As for geospatial indexing, I'm not sure of anything that Microsoft/Yahoo may have, so I'll constrain my comments to what MongoDB does. MongoDB does not contain any map data (unless you put some in). The geospatial indexing in MongoDB allows you to store geospatial coordinates (longitude and latitude) for different objects and then execute queries like "find objects in a certain collection, sorted by how close they are to a certain point" or "find all the objects with coordinates that fall within a particular circle" -- things like that.

    I hope that helps!
    9 years ago
    Using just the native Java driver, no, you have to construct special BSON objects. However, there is an open-source "Object-Document Mapper" available for Java called Morphia. I have not used it myself, but I have heard good things about it.
    9 years ago
    There's actually a Second Edition of the Definitive Guide that just came out... probably worth checking it out, as well.
    9 years ago
    I'd say that MongoDB is the one with the widest uptake. Each one has its own strengths and weaknesses; the video linked above is probably a good starting point.
    9 years ago
    MongoDB is one of the databases that people mention as being well-suited for "big data," though scaling is always a tricky thing to do right.

    Since MongoDB does provide a fairly straightforward way to do sharding (partitioning) of your data across many physical servers, it tends to scale well horizontally. So if your data can be partitioned that way, MongoDB is possibly a good fit.

    So in summary, yes, it scales well to big data, though maybe not as well as something like Apache Hadoop (though it is a good bit easier to use than Hadoop).
    9 years ago
    Thanks for the welcome! Looking forward to it!
    9 years ago
    Well, that's a pretty open-ended question, which is probably why the answers you've gotten so far have been unsatisfactory.

    In general terms, yes, MongoDB is great for structured data (also for semi-structured data). Some pros and cons to consider (with the caveat that I'm painting with a broad brush, and there are exceptions to every rule):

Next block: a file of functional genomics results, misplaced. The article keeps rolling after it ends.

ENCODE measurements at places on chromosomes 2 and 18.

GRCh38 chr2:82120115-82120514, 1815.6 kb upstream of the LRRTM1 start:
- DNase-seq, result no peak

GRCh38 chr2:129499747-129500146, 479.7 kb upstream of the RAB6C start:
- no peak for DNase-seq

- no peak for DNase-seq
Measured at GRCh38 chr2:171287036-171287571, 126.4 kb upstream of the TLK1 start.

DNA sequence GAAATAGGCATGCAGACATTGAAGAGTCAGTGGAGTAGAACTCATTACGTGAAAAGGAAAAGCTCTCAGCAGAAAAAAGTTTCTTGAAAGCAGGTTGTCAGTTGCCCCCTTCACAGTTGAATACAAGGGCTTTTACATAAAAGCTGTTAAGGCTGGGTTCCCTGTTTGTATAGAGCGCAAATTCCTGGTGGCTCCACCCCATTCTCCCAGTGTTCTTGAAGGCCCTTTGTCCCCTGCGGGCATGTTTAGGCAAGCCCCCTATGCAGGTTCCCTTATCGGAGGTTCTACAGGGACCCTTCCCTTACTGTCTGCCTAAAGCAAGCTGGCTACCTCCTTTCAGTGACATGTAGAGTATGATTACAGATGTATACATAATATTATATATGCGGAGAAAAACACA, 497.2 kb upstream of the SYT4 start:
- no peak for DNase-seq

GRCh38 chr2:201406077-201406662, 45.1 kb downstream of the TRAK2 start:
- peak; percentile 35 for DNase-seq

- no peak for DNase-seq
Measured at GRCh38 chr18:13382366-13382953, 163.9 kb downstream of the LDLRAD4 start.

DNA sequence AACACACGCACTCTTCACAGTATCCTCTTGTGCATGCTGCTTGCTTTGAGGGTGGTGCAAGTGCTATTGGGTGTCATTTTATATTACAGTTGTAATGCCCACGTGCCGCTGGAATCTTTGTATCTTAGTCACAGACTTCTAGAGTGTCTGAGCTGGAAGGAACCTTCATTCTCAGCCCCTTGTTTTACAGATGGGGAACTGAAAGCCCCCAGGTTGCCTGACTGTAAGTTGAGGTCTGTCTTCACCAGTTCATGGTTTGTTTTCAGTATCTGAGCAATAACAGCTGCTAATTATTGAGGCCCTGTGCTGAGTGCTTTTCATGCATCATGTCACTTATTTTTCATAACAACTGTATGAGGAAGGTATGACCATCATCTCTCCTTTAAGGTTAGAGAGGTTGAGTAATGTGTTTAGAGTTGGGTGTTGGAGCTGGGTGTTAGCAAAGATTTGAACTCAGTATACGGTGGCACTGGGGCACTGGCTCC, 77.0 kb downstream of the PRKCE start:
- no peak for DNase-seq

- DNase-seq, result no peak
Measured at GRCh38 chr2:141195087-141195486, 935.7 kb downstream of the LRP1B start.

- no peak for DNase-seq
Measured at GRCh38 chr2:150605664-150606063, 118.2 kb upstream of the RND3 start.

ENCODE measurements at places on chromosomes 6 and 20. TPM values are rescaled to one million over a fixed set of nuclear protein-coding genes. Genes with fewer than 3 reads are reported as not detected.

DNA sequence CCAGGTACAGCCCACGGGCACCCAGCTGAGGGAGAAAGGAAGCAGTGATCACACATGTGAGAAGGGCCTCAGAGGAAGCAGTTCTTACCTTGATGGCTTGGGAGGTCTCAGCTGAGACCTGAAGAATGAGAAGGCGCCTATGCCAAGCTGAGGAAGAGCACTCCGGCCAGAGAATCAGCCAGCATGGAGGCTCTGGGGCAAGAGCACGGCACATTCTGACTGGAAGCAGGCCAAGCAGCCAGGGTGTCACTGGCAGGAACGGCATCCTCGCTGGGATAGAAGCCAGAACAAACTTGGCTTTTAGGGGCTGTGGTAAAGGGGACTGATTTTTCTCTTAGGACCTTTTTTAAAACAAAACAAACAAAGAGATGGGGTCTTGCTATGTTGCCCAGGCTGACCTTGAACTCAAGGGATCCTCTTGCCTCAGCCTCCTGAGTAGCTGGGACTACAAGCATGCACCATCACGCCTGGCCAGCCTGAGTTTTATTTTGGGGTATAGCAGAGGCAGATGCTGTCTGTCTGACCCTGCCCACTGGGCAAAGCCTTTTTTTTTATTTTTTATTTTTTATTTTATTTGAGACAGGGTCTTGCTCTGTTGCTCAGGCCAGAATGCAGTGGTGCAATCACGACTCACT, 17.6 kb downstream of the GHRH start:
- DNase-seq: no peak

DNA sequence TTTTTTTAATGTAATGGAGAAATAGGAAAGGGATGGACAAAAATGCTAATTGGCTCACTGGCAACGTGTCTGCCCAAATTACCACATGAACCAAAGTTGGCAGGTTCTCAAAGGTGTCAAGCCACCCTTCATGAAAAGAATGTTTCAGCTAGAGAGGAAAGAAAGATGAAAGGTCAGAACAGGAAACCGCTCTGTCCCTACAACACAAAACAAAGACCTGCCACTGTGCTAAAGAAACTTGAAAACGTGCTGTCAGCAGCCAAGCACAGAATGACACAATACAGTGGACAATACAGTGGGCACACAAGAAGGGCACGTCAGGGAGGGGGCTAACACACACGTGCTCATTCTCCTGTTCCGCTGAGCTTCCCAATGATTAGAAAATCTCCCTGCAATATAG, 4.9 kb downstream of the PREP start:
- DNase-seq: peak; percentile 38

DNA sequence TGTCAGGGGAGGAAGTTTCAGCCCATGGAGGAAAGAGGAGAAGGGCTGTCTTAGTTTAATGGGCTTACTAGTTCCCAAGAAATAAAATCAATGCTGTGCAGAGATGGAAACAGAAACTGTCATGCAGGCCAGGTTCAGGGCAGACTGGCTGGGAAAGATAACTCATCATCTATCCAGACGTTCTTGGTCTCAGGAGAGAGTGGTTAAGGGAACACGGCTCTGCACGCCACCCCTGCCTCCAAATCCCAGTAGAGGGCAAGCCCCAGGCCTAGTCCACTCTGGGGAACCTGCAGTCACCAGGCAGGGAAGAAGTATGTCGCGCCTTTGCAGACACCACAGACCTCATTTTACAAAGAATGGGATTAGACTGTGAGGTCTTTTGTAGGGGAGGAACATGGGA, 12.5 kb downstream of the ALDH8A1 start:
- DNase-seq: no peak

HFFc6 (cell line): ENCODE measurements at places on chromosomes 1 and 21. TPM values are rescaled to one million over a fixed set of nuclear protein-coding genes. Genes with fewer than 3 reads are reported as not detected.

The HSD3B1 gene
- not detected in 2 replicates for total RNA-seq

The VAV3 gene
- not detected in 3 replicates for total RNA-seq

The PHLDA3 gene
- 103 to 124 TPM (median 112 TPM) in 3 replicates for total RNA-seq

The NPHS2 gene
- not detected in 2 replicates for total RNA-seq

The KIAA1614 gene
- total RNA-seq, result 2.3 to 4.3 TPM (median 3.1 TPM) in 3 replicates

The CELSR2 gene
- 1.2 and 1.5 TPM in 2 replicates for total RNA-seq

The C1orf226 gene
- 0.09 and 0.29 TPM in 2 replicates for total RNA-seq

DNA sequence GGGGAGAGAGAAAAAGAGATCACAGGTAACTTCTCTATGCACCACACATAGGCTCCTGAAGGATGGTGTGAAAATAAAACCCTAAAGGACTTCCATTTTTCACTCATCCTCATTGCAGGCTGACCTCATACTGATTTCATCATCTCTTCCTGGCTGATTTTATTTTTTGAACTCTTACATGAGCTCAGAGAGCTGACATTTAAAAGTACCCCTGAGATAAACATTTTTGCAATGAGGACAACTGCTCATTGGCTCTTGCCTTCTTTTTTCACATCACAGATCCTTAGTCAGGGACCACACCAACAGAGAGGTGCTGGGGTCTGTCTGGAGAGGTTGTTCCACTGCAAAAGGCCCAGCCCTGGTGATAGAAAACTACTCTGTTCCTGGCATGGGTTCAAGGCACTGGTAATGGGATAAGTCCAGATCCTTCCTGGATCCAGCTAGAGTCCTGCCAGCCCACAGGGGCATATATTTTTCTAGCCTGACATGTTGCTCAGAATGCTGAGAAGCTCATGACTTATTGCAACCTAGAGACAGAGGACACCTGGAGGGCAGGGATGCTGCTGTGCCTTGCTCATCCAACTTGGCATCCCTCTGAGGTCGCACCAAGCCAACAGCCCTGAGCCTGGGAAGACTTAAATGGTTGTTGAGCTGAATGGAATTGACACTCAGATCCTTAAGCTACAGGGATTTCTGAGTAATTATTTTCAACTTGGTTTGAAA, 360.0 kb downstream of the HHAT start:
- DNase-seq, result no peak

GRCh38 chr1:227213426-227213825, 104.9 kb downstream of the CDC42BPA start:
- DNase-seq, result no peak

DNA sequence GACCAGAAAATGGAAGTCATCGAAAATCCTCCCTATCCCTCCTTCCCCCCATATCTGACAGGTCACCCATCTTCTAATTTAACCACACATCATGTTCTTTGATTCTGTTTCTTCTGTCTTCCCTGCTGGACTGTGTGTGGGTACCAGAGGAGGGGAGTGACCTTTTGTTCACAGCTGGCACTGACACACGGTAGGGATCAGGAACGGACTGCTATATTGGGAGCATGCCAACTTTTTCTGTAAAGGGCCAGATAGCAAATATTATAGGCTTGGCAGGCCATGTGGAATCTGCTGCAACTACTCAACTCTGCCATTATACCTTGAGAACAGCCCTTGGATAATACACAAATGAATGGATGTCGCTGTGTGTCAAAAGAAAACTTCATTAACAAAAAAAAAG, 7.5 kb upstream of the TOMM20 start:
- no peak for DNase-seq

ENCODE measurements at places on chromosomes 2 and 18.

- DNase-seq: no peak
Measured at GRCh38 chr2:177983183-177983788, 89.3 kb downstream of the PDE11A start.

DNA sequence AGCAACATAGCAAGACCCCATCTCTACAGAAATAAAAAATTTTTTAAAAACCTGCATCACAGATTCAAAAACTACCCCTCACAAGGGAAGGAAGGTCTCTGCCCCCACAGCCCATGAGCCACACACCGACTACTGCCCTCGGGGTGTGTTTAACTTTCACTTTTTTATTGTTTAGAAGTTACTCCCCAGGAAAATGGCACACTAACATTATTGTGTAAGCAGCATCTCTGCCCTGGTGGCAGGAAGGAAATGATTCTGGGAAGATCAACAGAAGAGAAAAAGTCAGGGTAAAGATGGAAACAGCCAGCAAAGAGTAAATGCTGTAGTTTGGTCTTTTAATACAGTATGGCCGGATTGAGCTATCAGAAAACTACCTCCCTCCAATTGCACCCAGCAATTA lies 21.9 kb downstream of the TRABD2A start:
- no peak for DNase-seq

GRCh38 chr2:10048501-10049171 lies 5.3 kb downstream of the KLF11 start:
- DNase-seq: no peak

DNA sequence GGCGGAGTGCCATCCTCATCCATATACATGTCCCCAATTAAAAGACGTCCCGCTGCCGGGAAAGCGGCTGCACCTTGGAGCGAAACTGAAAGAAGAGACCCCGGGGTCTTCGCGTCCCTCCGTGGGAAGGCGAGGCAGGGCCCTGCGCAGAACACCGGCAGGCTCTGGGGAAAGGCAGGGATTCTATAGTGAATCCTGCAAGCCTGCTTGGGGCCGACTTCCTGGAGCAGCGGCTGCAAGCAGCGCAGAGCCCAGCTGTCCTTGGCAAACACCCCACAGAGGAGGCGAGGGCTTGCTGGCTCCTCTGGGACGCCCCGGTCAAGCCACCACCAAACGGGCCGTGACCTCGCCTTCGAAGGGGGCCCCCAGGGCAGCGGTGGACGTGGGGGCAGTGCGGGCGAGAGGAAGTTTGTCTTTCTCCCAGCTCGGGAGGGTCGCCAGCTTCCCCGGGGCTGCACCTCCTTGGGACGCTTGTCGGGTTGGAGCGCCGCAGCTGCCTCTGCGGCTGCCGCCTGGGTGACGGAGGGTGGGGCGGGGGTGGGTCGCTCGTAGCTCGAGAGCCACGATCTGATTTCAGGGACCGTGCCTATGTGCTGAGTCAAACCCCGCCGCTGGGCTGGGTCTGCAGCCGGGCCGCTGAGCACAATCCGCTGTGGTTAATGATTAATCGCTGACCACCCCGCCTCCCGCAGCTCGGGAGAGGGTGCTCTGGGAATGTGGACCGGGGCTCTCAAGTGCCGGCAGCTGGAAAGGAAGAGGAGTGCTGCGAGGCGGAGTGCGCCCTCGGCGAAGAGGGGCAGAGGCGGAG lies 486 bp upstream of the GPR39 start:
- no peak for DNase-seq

MongoDB over SQL
    - MongoDB has a more flexible model (hierarchical documents versus rows/columns only)
    - MongoDB is easier to scale horizontally (automatic sharding & built-in async replication, etc.)
    - MongoDB schema migrations tend to require less downtime than SQL migrations
    - MongoDB really shines when you have a single application using MongoDB as a persistence engine since you can model your schema after the queries you need
    - In many cases, MongoDB requires fewer random disk seeks than SQL due to its document structure

    SQL over MongoDB
    - SQL typically takes much less space on disk due to its static schema
    - SQL databases (particularly normalized databases) offer a great persistence layer for sharing between multiple applications
    - It's easier to find people who know SQL than MongoDB
    - SQL databases scale better vertically

    There are probably a good number of other trade-offs, but those are the ones can think of right now.

    Hope that helps!
    9 years ago
    I think that you'd get the most out of it if you already had a basic knowledge of Python and MongoDB (completing the online tutorials would be more than enough). If you have basic familiarity with Python, you should be fine with the examples in the book. Likewise with Javascript (I'm not much of a Javascript programmer myself, but it's impossible to say much about MongoDB without mentioning Javascript, since it's the embedded scripting language).
    9 years ago
    I think that's a reasonable approach as a research topic. Some sub-topcis I'd expect to see covered in such a project would be the CAP theorem, ACID transactions, and two-phase commit (all should be easily searchable on wikipedia). As for implementation, I'd focus on the physical storage layer (some SQL databases have pretty advanced journalling and buffer management systems; NoSQL tends to be more basic: MongoDB uses the virtual memory system and memory-mapped files, for example). The approach to distributing load across many physical machines (horizontal scaling) and the approach to maximizing performance on a single machine (vertical scaling) could also provide a nice bit of material.

    I think the performance evaluation flows out of the use case, and the constraints that each system imposes on you, so rather than saying "SQL is faster" or "NoSQL is faster", it might be more appropriate to show problem domains where each SQL or NoSQL (or certain types of NoSQL) databases excel.
    9 years ago